The Long Hand of Iran (and Qatar) in Yemen


By Souad Sbai

The Shiite Houthi militias unleashed a civil war in Yemen three years ago. First, they tried to take control of the whole country with a coup d’état and later they sought to destabilize it with their guerrilla warfare. The hand behind all this is apparent. It is Iran, which is trying to destabilize the entire region supported by Qatar.

Three years have passed since the Houthi militias – financed and backed  by Iran along with Qatar, Tehran’s junior partner in the region – began the coup d’état in Yemen. However, the coup has not fully succeeded, as the Houthis were able to take control only of a part of the country, while the government forces and the allies of the Arab Coalition are regaining new pieces of territory day after day. For example, the city of Al Hudaydah, a Houthis’ stronghold, is about to fall according to Arab media. Iran keeps denying to be behind the Houthi militias, with Doha’s direct or indirect support, but some elements contradict Tehran’s stance.

Let’s briefly retrace the various historical stages of the Yemeni issue. The country has long been boiling, since its territory was divided in half for many years: the north was in the hands of the cruel dictator Saleh, while a Democratic Republic was based in the south. When the reunification of the country occurred in 1990, the Houthis (representing the Shiite minority in Yemen) openly supported Saleh, who had already committed unspeakable massacres. At that time, the Houthis were engaged in proselytist activities, and had not created yet an armed militia.

In 2004, their leader, Hussein Al Houthi (hence the present name of the group) was murdered, and from that moment onward the clash with the central government began. In 2012, Saleh was overthrown and later killed by the Houthis themselves for seeking a truce. His position was taken by Mansour Hadi, a man detested by the Houthis. Therefore, the latter intensified their guerrilla and military operations. The conquest of the presidential palace, however, did not led to the demise of the central power.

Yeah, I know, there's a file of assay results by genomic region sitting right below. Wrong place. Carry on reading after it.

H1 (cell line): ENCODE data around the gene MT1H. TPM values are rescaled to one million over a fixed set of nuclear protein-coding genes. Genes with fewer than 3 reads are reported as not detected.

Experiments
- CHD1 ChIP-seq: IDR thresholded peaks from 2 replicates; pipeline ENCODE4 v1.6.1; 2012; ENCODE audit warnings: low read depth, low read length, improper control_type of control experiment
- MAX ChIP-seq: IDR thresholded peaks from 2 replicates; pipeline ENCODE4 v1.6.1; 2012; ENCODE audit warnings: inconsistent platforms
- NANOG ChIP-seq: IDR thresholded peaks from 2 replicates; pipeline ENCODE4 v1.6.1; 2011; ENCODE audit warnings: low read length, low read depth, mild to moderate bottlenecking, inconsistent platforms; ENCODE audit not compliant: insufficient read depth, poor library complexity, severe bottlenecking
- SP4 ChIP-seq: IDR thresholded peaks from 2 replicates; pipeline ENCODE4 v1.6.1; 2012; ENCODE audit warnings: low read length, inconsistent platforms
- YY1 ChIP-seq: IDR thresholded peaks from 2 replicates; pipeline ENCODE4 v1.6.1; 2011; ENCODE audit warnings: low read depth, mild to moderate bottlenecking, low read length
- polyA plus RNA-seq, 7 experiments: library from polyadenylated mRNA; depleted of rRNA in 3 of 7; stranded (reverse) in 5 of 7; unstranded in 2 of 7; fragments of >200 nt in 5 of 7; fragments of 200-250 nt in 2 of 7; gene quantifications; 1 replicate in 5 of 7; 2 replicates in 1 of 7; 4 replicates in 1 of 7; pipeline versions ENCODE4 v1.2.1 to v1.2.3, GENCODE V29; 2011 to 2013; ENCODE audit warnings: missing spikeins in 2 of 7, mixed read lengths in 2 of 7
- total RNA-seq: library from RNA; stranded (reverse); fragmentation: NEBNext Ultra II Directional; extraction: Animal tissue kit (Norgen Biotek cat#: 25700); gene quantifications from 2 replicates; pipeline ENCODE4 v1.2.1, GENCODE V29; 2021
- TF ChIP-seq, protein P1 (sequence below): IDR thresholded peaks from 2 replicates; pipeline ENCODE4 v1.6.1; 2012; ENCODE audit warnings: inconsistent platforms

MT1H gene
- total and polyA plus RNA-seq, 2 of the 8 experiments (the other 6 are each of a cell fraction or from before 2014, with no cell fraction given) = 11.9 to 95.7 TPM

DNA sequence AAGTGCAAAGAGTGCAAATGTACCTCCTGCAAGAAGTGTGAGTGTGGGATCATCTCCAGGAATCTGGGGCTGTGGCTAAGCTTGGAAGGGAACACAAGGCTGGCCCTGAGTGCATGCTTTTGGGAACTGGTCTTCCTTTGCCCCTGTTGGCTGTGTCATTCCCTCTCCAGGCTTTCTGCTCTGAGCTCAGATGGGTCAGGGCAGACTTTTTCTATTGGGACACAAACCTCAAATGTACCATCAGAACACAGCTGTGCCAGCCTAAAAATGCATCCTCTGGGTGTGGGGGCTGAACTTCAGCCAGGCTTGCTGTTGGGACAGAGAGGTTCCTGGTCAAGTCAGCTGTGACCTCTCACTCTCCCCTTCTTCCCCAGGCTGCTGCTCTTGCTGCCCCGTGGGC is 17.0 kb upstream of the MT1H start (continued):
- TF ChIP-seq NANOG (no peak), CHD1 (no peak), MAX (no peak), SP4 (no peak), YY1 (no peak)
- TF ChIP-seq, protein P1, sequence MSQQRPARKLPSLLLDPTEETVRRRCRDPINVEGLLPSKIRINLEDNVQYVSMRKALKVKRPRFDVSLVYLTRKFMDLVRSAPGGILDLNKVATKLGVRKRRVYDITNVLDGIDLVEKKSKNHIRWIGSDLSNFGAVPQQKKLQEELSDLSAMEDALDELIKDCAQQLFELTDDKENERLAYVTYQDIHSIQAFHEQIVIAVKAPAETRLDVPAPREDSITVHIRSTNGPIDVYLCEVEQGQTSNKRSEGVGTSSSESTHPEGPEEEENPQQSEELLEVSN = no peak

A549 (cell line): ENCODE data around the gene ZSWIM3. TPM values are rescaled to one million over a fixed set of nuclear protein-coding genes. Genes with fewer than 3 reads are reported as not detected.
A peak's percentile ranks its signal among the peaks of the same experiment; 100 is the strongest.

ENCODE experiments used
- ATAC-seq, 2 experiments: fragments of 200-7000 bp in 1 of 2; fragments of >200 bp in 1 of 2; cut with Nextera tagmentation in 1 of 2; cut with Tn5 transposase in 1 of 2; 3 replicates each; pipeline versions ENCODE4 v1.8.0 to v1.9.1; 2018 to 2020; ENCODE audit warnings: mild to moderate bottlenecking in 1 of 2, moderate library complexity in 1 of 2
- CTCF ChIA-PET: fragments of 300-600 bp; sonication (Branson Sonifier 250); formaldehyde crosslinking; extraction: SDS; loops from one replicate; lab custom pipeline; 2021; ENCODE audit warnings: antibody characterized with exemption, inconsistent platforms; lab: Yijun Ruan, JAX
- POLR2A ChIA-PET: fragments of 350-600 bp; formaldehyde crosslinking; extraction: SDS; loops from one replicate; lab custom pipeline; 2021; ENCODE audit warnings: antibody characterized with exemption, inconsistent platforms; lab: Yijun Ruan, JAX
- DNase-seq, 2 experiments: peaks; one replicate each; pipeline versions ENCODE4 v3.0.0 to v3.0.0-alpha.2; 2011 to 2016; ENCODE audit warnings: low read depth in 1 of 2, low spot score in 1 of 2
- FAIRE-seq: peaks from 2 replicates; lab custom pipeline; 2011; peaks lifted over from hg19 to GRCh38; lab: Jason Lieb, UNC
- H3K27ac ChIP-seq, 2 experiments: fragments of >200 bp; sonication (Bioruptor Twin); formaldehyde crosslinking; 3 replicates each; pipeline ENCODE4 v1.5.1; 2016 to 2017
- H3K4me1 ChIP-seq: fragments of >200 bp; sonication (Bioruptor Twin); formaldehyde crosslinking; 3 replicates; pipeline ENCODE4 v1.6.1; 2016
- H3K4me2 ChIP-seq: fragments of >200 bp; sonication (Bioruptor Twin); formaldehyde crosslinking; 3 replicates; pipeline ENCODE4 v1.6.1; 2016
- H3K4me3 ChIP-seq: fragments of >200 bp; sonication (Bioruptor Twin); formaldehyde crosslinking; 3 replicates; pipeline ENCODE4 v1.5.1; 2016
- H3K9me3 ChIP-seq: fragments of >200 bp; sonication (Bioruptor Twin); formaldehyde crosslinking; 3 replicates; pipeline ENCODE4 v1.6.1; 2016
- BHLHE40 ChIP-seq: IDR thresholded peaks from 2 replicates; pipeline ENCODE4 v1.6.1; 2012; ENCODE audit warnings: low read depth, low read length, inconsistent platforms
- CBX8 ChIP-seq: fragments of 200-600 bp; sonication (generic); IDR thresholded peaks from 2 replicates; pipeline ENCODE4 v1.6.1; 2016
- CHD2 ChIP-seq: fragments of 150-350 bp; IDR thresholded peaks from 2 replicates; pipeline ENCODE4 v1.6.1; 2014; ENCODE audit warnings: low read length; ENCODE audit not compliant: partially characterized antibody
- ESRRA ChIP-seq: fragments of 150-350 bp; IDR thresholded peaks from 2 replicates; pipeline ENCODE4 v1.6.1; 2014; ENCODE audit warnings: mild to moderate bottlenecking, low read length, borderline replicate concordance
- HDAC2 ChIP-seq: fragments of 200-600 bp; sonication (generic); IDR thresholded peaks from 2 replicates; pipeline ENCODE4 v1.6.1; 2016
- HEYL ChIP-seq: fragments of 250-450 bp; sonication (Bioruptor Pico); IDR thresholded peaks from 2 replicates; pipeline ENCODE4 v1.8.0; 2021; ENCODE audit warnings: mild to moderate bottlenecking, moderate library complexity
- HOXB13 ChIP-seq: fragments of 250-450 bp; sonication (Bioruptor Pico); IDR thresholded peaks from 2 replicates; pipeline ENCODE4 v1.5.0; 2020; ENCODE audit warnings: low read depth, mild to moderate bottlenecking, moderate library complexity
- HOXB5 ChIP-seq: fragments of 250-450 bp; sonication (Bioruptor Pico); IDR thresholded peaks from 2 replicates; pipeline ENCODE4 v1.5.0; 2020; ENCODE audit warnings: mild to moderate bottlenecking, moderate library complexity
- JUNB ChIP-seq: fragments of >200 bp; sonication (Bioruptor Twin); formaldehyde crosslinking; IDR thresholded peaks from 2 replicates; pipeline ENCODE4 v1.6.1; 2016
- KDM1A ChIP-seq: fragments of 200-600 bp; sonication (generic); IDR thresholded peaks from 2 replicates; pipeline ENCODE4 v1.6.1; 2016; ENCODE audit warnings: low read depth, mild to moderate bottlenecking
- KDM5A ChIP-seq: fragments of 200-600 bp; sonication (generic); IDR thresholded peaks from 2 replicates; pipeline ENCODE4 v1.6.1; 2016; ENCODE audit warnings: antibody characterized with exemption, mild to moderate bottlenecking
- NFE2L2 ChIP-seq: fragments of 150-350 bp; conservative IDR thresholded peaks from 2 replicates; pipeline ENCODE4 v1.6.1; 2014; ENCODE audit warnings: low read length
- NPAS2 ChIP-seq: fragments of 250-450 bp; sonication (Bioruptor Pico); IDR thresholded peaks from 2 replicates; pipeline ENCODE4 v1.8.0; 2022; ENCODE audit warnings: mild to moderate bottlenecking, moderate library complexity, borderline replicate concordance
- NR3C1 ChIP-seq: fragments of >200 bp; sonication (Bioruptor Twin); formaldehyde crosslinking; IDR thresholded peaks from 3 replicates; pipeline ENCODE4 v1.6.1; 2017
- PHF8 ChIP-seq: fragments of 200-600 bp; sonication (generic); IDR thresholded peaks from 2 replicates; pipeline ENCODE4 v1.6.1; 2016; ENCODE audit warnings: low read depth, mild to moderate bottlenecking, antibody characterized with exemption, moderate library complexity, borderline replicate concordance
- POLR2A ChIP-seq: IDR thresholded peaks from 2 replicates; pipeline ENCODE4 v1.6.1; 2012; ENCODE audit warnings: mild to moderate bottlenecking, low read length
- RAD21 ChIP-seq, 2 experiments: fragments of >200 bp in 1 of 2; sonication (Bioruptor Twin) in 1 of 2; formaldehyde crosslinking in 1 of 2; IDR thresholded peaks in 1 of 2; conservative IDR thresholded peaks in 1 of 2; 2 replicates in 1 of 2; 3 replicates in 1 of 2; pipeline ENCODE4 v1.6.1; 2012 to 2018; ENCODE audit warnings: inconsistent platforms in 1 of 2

Yemen, for these and other geographical, climatic, and economic reasons, is one of the poorest countries in the broader Arab region. Therefore, the country is more liable to infiltrations of all sorts, starting with radicalism. The Shiites are opposed to any agreement with the Arab Sunni world, and their armed militias have become one of the many pieces that characterize the conflict between Saudi Arabia and Iran, the leading countries respectively of Sunnism and the Shiism in the world.

Another important factor not to be underestimated is that the Houthis continue to categorically refuse to provide any information about the people who died during the raid of the Coalition targeting the Presidential Palace and the Ministries of Defense and Interior in Sana’a. The local media concur that such an obstinate reticence is due to the fact that some of the dead were first and second level leaders of the pro-Iranian militia.

It is no surprise that the Houthis are being used as pawns by Iran, which is playing the card of the aggression and destabilization of the Arab world. This situation has the effect to compound the lack of a government in Italy, because other countries have already taken a position, while Italy cannot. Italy is thus losing the political chance to be involved and play an important role in a crucial dossier, which may seem confined to the Gulf region, but in reality it is much closer to the Mediterranean than we may think.


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